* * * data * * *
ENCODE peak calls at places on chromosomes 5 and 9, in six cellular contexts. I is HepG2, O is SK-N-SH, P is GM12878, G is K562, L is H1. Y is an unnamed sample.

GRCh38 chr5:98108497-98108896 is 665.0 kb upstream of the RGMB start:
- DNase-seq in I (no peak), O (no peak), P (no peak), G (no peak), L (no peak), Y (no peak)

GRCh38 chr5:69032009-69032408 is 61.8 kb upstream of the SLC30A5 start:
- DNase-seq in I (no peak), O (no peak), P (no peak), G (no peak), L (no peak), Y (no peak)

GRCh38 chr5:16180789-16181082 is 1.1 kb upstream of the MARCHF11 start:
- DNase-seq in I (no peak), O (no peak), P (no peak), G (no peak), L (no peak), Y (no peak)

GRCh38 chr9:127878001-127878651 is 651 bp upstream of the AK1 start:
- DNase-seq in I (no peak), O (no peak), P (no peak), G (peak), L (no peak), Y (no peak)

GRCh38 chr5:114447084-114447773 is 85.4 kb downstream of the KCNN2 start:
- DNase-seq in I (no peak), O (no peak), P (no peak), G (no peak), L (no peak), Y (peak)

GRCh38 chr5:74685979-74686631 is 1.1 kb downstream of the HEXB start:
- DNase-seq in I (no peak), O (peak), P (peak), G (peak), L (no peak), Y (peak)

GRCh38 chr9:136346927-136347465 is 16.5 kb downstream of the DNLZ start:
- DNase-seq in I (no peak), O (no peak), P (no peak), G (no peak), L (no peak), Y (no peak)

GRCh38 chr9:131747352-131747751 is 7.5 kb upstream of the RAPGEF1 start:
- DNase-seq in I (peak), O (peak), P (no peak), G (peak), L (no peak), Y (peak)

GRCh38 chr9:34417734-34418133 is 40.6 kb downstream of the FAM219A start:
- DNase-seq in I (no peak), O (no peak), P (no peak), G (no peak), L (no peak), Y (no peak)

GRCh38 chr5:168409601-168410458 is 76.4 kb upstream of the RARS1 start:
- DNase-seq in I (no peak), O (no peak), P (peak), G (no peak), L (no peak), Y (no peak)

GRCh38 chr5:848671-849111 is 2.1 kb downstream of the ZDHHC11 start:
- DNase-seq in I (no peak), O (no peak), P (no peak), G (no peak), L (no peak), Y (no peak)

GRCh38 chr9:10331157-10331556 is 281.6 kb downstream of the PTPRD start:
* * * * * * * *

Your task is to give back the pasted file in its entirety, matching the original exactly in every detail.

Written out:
ENCODE peak calls at places on chromosomes 5 and 9, in six cellular contexts. I is HepG2, O is SK-N-SH, P is GM12878, G is K562, L is H1. Y is an unnamed sample.

GRCh38 chr5:98108497-98108896 is 665.0 kb upstream of the RGMB start:
- DNase-seq in I (no peak), O (no peak), P (no peak), G (no peak), L (no peak), Y (no peak)

GRCh38 chr5:69032009-69032408 is 61.8 kb upstream of the SLC30A5 start:
- DNase-seq in I (no peak), O (no peak), P (no peak), G (no peak), L (no peak), Y (no peak)

GRCh38 chr5:16180789-16181082 is 1.1 kb upstream of the MARCHF11 start:
- DNase-seq in I (no peak), O (no peak), P (no peak), G (no peak), L (no peak), Y (no peak)

GRCh38 chr9:127878001-127878651 is 651 bp upstream of the AK1 start:
- DNase-seq in I (no peak), O (no peak), P (no peak), G (peak), L (no peak), Y (no peak)

GRCh38 chr5:114447084-114447773 is 85.4 kb downstream of the KCNN2 start:
- DNase-seq in I (no peak), O (no peak), P (no peak), G (no peak), L (no peak), Y (peak)

GRCh38 chr5:74685979-74686631 is 1.1 kb downstream of the HEXB start:
- DNase-seq in I (no peak), O (peak), P (peak), G (peak), L (no peak), Y (peak)

GRCh38 chr9:136346927-136347465 is 16.5 kb downstream of the DNLZ start:
- DNase-seq in I (no peak), O (no peak), P (no peak), G (no peak), L (no peak), Y (no peak)

GRCh38 chr9:131747352-131747751 is 7.5 kb upstream of the RAPGEF1 start:
- DNase-seq in I (peak), O (peak), P (no peak), G (peak), L (no peak), Y (peak)

GRCh38 chr9:34417734-34418133 is 40.6 kb downstream of the FAM219A start:
- DNase-seq in I (no peak), O (no peak), P (no peak), G (no peak), L (no peak), Y (no peak)

GRCh38 chr5:168409601-168410458 is 76.4 kb upstream of the RARS1 start:
- DNase-seq in I (no peak), O (no peak), P (peak), G (no peak), L (no peak), Y (no peak)

GRCh38 chr5:848671-849111 is 2.1 kb downstream of the ZDHHC11 start:
- DNase-seq in I (no peak), O (no peak), P (no peak), G (no peak), L (no peak), Y (no peak)

GRCh38 chr9:10331157-10331556 is 281.6 kb downstream of the PTPRD start: